Choosing a Wedding Reception Venue
What would I look for in a reception venue if I were planning a wedding?
1 - The right size room. That seems like a no-brainer, but trust me, if you pack the max number of people into a room you’ll be bumping chairs with the next table and not really be able to move around all night. That limits mingling, conversation, and even dance floor movement. If you fall in love with a venue that has a room a little too large, that's an easier fix. Design an area for sitting with coffee tables, low lighting, snacks and couches, or make a game area. Having the right amount of space for your guest count goes a long way towards creating a great event! Pro tip: several of the venues I listed above have multiple rooms of different sizes so you can truly customize the space and flow for your wedding reception.
2 - Lighting. I really lean towards venues with outdoor space and lots of windows. Just a personal preference but natural light adds so much to the day, especially if you reception is going from day to night. The ambiance changes as the natural light fades and the glow of candles or chandeliers take over and it’s just gorgeous! Bonus - your photographs will have a huge variety of light throughout your event, creating visual interest.
3- Privacy. In my opinion it's such a nice touch to have a space that's all yours, where your guests are moving around in multiple rooms, spaces, or outdoor areas. Ask your venue how they manage events throughout the day to get a feel for what you and your guests will experience on your wedding day. Several venues in the area manage multiple events at once and still give everyone privacy, and many have more than one a day effectively. Whatever your preference, this is something to take into consideration when looking around.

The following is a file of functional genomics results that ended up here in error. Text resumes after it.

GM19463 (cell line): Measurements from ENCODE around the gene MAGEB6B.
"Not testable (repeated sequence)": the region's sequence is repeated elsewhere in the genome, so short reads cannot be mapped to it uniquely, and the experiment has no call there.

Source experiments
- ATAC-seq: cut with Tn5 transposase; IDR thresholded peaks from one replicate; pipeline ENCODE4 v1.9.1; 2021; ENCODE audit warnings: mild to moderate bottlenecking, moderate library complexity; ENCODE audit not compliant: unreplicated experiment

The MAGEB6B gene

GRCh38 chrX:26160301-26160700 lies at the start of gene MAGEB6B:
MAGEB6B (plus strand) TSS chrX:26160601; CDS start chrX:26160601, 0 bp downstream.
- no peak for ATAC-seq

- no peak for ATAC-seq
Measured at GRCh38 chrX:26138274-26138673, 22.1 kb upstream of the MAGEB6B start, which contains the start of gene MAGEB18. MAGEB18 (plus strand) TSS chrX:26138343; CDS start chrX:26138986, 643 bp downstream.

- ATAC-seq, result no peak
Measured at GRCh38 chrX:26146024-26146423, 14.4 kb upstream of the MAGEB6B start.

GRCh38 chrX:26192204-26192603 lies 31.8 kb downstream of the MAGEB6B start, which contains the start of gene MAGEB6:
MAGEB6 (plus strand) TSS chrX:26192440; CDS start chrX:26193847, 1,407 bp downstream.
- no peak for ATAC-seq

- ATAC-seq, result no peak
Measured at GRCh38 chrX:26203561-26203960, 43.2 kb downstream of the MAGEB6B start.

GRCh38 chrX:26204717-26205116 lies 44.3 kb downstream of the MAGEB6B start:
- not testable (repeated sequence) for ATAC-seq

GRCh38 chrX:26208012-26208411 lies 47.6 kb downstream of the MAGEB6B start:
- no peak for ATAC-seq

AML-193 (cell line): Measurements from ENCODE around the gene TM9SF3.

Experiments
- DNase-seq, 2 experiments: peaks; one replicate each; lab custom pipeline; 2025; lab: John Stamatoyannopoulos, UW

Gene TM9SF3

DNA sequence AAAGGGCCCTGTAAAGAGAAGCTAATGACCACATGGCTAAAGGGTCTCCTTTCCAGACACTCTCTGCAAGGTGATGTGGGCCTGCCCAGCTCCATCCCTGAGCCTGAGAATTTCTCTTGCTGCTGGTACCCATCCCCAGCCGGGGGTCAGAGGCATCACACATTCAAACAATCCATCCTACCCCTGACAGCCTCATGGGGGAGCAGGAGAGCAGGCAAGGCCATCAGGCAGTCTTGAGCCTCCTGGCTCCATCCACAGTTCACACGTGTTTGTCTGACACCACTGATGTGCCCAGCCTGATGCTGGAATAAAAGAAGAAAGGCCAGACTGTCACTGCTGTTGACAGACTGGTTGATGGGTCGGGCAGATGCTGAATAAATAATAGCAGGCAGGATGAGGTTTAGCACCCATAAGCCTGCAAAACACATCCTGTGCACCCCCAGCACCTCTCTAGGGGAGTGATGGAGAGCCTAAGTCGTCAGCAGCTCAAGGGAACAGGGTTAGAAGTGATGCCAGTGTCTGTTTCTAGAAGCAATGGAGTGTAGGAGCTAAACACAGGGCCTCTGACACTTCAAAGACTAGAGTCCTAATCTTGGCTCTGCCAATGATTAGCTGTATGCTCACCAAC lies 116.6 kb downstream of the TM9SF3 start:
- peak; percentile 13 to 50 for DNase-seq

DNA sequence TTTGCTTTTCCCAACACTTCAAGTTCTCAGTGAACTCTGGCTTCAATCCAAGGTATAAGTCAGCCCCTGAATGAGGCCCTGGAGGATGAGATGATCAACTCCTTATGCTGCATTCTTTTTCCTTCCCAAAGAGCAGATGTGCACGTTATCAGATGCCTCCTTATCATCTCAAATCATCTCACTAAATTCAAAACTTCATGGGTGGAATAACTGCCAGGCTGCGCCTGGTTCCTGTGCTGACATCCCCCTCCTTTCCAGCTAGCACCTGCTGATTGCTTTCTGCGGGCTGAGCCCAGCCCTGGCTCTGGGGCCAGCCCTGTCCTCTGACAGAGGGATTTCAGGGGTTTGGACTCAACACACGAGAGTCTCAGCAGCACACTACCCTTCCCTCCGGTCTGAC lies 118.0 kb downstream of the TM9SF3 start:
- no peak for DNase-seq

4- Vendor rules. I would personally lean towards venues that do not lock you into certain vendors - you should have the option of choosing who best reflects your style, taste, and budget. The only exception to this is caterers. They have a ton of logistics to manage on the wedding day, from electricity to staff to huge rolling refrigerators. Several venues have tricky catering requirements and their recommendations will help your day go smoothly. As for other vendors - photographers, videographers, florists, etc, you should get to choose who you want as part of your team.
5 - Photographic opportunities. A good photographer can make great images anywhere, of course, But it's great to have multiple different spots for photos. I like to take family and group photographs near the cocktail area for logistical reasons, and then move away with the couple for more private images that have a completely different background. As night falls, I usually scout out an additional spot for outdoor photographs at sunset or twilight. It's great to have options and be able to move around a property. Bonus for having lots of different spots to choose from - your images don't look exactly like every other couple's images! Finally, a gorgeous venue is great, but doubly so if there are good photo opportunities regardless of weather. Indoor rooms with big windows are a favorite over here!
Other than that, make sure you are comfortable with the on-site coordinator and read your contract so there are no surprises. We are so incredibly lucky here on the east coast to have an incredible variety of incredible wedding and event venues. No matter if you are looking for something historic, formal, rustic, or urban.
I often get asked “have you been to my venue before?”
There’s lots of conflicting information out there if the photographer’s experience at your wedding venue should come into play when selecting who to hire. And my answer is: maybe. I know, not super clear but there are so many factors.